Asata laughing like the wicked witch of the west, if the wicked witch of the west was good. The van door rolling shut. The click of the padlock on the main gate. And dogs barking. They’re the sounds of the animal shelter.
I sit upstairs, in a little office above the reception building. Every morning ‘the cake man is here’ with a box of baked goods to sell. We chat. And he asks me to go to church with him.
I make notes and pin them to the board. Small scraps of paper with all my hopes and dreams for the shelter. Some may come true, if we can find the money. Adi and Ioane will come and check in with me, complain about the heat, pull books out of the resource cupboard, ask what we should do next.
Our computers are slow, the internet unpredictable. The air-conditioning is broken. Downstairs there is a mess of paperwork. The filing will get done, but the dogs need feeding first. We have broken dogs, learning to walk with one leg in a cast, and dogs with surgical wounds covered in purple antiseptic spray. We have euthanised dogs in the freezer.
Old pop songs play in the clinic, three CDs all day on repeat. Deb will have her hands in a dog’s stomach, pulling out the reproductive bits. Or maybe she’ll be bandaging a bloody paw or sealing the side of a cat with a needle and thread. No gloves, we ran out.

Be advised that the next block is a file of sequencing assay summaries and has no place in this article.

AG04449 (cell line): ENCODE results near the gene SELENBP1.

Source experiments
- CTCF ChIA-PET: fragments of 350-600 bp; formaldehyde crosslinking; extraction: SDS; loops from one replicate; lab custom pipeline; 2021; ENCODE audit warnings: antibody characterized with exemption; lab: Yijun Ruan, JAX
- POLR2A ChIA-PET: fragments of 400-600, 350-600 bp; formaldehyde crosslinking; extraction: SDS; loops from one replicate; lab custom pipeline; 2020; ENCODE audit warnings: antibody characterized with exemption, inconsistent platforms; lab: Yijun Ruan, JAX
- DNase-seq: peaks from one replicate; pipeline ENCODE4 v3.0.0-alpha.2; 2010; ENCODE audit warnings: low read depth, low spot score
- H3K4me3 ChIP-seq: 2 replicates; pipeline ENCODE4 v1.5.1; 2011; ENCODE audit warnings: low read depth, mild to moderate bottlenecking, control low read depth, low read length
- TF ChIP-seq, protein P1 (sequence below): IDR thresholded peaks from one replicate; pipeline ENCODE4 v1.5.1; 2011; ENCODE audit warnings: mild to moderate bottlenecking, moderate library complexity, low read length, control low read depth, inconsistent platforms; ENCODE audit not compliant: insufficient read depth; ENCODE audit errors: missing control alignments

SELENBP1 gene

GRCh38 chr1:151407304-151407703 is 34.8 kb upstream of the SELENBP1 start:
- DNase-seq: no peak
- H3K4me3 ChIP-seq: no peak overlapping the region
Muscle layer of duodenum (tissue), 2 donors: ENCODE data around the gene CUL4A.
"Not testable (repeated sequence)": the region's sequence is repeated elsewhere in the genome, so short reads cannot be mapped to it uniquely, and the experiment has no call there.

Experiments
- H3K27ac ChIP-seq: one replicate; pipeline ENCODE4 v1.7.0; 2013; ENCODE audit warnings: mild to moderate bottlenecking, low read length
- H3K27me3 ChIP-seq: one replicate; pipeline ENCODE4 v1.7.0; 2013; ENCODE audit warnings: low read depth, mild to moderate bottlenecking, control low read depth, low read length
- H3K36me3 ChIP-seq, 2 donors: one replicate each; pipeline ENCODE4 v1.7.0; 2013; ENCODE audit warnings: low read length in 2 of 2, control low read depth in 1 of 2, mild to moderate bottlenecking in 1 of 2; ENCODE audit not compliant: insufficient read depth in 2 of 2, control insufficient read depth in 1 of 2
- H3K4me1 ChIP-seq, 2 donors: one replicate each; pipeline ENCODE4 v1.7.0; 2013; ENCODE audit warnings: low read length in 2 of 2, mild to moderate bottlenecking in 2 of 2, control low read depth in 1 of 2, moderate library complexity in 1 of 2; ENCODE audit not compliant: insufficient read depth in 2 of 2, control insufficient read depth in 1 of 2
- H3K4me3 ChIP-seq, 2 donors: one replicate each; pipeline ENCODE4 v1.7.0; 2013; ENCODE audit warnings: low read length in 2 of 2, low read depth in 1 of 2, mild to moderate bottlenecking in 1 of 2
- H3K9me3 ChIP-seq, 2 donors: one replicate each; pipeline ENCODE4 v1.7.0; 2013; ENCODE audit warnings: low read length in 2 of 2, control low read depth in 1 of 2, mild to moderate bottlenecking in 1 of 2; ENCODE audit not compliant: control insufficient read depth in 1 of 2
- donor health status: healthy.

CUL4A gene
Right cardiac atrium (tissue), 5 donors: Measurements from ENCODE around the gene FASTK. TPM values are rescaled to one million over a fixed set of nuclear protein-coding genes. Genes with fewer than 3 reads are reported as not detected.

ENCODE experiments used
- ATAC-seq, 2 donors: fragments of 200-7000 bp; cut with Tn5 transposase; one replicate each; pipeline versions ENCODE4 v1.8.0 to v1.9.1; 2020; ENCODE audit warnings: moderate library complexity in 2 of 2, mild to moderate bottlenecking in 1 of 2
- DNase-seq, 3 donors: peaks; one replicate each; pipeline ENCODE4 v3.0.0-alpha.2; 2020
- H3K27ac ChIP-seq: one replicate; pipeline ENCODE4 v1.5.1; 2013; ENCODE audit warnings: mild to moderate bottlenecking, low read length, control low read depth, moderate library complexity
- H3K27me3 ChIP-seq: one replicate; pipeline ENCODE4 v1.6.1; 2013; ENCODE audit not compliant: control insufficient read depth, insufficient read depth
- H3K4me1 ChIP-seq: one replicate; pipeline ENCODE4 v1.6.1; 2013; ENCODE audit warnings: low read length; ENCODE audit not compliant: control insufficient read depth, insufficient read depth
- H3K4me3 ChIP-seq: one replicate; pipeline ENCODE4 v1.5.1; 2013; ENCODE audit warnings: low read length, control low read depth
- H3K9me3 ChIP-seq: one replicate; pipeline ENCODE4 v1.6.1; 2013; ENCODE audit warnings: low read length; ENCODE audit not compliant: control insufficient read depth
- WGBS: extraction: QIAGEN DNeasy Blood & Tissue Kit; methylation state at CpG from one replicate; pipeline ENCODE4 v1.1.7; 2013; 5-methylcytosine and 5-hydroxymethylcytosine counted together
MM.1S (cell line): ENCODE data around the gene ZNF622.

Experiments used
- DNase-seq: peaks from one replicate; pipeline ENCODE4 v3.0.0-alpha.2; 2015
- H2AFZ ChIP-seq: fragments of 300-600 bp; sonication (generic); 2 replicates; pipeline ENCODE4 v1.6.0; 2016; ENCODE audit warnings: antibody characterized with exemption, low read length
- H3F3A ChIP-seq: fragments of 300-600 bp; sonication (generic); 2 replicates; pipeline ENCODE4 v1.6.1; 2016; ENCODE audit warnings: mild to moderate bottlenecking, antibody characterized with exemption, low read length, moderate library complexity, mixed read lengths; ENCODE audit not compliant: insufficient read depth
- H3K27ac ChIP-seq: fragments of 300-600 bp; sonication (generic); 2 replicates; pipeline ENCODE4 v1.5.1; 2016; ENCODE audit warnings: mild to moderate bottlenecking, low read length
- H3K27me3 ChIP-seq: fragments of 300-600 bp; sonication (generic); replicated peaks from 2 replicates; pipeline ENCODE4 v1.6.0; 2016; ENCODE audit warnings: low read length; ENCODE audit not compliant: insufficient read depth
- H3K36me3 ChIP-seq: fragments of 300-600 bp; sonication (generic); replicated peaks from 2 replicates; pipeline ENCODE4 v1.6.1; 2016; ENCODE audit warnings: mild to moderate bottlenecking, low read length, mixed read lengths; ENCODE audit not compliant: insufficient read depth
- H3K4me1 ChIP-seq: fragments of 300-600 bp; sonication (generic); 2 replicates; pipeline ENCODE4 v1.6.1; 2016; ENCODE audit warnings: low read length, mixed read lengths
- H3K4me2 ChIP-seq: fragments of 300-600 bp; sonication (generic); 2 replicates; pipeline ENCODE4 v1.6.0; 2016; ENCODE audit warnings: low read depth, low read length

In the kennels, rows of plates are filled with meat dust and rice. For the dogs. What kind of dogs are they? ‘Fiji Special’ - a mix of some kind, but no one knows what.
Cars pull up at the gate, their wheels crunching on the gravel. People climb out clutching cardboard boxes and laundry baskets with little puppy and kitten heads poking out. On plastic garden chairs they wait. Next to the dog chained in the corner with a tumour on its face.
The phone will ring with another complaint. Irava will call out ‘SUPAAA’ and he will back the ambulance out to drive to the next house call.